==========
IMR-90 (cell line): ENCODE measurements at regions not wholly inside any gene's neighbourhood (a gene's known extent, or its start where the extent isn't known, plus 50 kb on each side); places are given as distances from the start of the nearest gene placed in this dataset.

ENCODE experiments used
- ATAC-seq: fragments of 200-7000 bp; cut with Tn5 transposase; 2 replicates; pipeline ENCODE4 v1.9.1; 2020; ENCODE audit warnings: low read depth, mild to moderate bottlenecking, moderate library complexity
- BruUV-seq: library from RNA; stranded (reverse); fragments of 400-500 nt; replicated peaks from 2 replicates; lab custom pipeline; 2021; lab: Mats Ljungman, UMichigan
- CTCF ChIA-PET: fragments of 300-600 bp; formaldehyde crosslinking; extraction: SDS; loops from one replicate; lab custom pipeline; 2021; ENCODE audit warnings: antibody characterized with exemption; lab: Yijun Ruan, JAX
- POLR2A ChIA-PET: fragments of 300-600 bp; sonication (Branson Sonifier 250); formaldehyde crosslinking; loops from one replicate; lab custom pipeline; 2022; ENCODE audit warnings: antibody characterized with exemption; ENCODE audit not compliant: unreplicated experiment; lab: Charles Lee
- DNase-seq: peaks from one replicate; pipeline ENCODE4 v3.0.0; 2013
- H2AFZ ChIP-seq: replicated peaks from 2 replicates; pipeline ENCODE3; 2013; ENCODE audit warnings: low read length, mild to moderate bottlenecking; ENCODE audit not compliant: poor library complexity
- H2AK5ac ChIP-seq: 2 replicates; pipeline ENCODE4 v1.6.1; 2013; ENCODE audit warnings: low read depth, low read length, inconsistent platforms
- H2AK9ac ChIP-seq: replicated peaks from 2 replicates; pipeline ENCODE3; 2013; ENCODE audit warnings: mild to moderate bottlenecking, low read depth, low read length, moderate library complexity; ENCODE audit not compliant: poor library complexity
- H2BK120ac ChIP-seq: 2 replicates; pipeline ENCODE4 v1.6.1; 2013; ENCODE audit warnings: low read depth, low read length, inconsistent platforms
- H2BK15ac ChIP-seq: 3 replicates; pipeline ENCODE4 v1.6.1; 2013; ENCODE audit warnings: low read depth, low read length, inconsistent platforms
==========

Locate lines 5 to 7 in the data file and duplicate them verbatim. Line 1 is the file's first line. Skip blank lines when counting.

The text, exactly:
- CTCF ChIA-PET: fragments of 300-600 bp; formaldehyde crosslinking; extraction: SDS; loops from one replicate; lab custom pipeline; 2021; ENCODE audit warnings: antibody characterized with exemption; lab: Yijun Ruan, JAX
- POLR2A ChIA-PET: fragments of 300-600 bp; sonication (Branson Sonifier 250); formaldehyde crosslinking; loops from one replicate; lab custom pipeline; 2022; ENCODE audit warnings: antibody characterized with exemption; ENCODE audit not compliant: unreplicated experiment; lab: Charles Lee
- DNase-seq: peaks from one replicate; pipeline ENCODE4 v3.0.0; 2013